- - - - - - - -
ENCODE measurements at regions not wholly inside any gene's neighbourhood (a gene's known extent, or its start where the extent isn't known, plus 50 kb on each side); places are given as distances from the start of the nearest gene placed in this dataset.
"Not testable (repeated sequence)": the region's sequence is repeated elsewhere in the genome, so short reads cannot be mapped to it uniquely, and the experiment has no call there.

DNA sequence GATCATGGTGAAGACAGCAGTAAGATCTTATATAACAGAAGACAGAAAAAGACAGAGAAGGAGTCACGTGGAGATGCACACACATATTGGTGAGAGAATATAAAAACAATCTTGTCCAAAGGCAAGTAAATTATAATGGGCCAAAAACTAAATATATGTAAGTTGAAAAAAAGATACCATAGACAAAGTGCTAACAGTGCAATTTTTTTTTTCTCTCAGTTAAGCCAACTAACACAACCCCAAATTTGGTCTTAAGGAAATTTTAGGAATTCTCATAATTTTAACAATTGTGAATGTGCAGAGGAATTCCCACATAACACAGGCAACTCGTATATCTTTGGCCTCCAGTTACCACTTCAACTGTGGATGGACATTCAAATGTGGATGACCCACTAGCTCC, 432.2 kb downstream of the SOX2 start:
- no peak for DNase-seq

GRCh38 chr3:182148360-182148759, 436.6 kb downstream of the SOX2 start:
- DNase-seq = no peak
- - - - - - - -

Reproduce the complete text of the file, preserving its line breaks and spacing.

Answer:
ENCODE measurements at regions not wholly inside any gene's neighbourhood (a gene's known extent, or its start where the extent isn't known, plus 50 kb on each side); places are given as distances from the start of the nearest gene placed in this dataset.
"Not testable (repeated sequence)": the region's sequence is repeated elsewhere in the genome, so short reads cannot be mapped to it uniquely, and the experiment has no call there.

DNA sequence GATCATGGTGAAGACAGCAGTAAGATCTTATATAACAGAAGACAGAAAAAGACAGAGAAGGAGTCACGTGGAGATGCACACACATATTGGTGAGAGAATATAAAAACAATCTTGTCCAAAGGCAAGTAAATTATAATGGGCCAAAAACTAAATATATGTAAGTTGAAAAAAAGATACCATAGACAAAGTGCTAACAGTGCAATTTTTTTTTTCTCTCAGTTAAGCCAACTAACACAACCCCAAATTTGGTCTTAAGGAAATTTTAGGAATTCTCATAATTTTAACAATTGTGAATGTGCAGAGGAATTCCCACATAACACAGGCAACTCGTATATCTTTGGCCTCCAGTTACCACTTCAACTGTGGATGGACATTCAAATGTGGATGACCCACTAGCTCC, 432.2 kb downstream of the SOX2 start:
- no peak for DNase-seq

GRCh38 chr3:182148360-182148759, 436.6 kb downstream of the SOX2 start:
- DNase-seq = no peak